Stephen Kwan He’s having a great rookie season with the Cleveland Guardians. The 24-year-old Defender cuts .297/.370/.382 with a 118 wRC+, and he does so with elite board discipline and communication skills. Quan’s 8.8% exit rate is second only to Louis Araz8.3% among qualified hitters, while 22.6% O-Swing% tied for sixth best. On top of that, he’s one of a handful of hitters who enjoy more walks (36) than hits (34). Like Ben Clemens Wrote Back in April, “Kwan’s superhuman bat control is as real as it is real.”
Chosen in the 2018 fifth round by Oregon State University, Kwan entered the current campaign after emerging as one of the most interesting young players in the game. Number 57 on our website Top 100 Pre-Season Prediction Listthe simple-built left hitter has been described as having “short levers and excellent hand-eye coordination.” Brett Gardner Cited as his closest company.
In the final installment of the Talks Hitting series, Kwan discusses his innate ability to put a bat in baseball and sneeze on pitches not in the strike zone.
David Laurella: I got a lot of attention early in the season, almost exclusively for my elite communication skills. What does that mean to you?
Stephen Cowan: “It’s a compliment, if at all. I think hitting success is directly related to managing the strike zone – swinging in strikes rather than chasing out of the area. I certainly see that as a compliment.”
Laurea: To what degree are these traits considered innate as opposed to what is learned?
Kwan: “They’re very innate. I think it’s hard to teach that kind of discipline. I was told in the palace that plank discipline is pretty static, but strength ratings – strength numbers – can go up. Basically, you can kind of teach strength, but you really can’t Teaching strike area management and contact rate.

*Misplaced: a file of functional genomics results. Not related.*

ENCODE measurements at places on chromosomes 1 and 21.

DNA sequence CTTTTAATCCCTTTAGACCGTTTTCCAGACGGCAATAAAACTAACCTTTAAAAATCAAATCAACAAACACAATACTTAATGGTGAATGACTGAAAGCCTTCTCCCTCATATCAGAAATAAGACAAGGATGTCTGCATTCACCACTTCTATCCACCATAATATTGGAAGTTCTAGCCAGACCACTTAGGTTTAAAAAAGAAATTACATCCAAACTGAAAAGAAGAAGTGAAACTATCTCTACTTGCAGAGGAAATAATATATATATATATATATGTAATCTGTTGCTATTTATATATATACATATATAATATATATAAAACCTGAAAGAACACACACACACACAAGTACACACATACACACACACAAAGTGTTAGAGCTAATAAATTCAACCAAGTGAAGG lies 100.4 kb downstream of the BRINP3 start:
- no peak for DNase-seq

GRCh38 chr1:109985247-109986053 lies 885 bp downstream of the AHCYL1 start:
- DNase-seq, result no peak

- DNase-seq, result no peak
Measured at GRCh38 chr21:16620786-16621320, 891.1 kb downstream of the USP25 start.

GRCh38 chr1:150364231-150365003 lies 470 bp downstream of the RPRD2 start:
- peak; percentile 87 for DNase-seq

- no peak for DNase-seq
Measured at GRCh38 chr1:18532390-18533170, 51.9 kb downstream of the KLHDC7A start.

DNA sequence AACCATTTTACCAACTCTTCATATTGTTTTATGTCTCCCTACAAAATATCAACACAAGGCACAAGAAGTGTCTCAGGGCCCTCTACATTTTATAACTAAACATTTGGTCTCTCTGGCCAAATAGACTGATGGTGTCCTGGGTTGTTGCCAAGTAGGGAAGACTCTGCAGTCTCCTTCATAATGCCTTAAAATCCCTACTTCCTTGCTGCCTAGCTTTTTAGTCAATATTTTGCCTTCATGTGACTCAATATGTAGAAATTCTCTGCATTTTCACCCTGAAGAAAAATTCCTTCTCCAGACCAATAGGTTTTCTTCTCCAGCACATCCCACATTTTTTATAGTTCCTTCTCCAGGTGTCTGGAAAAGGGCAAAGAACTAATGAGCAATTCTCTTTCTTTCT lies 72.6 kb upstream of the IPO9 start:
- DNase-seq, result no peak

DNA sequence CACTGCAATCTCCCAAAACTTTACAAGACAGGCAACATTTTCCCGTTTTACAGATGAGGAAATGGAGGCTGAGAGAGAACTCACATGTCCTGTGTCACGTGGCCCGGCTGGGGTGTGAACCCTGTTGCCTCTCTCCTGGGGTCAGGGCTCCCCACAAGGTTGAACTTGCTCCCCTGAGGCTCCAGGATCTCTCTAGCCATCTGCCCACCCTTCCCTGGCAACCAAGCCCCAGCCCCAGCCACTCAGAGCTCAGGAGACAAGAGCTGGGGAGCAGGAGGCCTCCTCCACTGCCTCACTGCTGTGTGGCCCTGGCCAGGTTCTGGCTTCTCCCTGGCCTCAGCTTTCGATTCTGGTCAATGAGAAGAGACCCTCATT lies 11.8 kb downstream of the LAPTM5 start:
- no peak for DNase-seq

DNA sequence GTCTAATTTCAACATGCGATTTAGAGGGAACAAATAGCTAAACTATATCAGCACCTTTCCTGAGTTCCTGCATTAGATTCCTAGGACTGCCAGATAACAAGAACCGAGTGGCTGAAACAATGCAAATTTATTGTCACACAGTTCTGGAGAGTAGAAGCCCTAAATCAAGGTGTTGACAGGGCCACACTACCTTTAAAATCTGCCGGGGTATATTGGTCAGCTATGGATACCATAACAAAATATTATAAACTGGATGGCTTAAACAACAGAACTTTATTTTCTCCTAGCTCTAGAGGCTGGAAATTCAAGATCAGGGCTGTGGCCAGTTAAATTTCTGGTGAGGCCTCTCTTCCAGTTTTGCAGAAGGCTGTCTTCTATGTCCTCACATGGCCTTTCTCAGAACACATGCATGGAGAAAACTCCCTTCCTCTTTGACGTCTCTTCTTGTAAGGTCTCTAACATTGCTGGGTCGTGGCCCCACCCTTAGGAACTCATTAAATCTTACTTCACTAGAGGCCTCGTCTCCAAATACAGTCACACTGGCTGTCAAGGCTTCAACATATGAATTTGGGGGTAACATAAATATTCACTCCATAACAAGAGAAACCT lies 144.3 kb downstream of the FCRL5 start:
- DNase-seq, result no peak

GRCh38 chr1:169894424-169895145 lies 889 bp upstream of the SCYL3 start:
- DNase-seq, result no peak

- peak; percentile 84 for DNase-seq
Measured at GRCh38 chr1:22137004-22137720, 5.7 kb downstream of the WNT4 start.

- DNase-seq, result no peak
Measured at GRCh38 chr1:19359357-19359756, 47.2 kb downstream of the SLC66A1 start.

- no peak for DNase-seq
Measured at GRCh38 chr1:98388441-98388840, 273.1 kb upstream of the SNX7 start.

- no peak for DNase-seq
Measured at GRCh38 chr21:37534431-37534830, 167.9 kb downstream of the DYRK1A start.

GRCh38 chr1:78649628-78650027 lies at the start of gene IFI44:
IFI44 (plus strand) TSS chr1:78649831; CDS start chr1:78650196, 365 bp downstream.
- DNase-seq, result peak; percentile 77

Laurea: At the same time, I’m sure the organization is working with the hitters to help them get better in this area…
Kwan: “Oh yeah. I mean, there’s lane training, and all those kinds of things. But for me, that’s something I’ve always been working on. I knew at a young age that I wasn’t going to hit the ball out of the park, so I had to find different ways to affect the match.” “.
Laurea: While not chasing is important, one hitting coach recently told me that good plate discipline is more about waiting and attacking on pitches you can take damage.
Kwan: “Sure. I’ll swing on pitches I can do something with. The way I see baseball… Like, the balls I can’t sway well are going to be balls, maybe just as long as my arm. If I had to get out of the zone — if I had to.” I twist my torso to get to a ball—it’s not something I want to swing into. I want something I can stay tight and across the area. These are the pitches I want to fish on.”
Laurea: Not all strikes are equal. Some stadiums in the region are more difficult to adjust than others…
Kwan: “No doubt. As I look for a court… I always try to stay on top of the fast ball. I can adjust the speed later. I mean, if you’re not on time for the fast ball, you just get beat, in general. If you’re seated for example , slide, and then a fast ball came, it’s over. At best I’ll screw it up. On the contrary, if I’m ready for the fast ball and the slider or the curve ball comes in, I can go down and keep my hand back and still stretch out on the field.”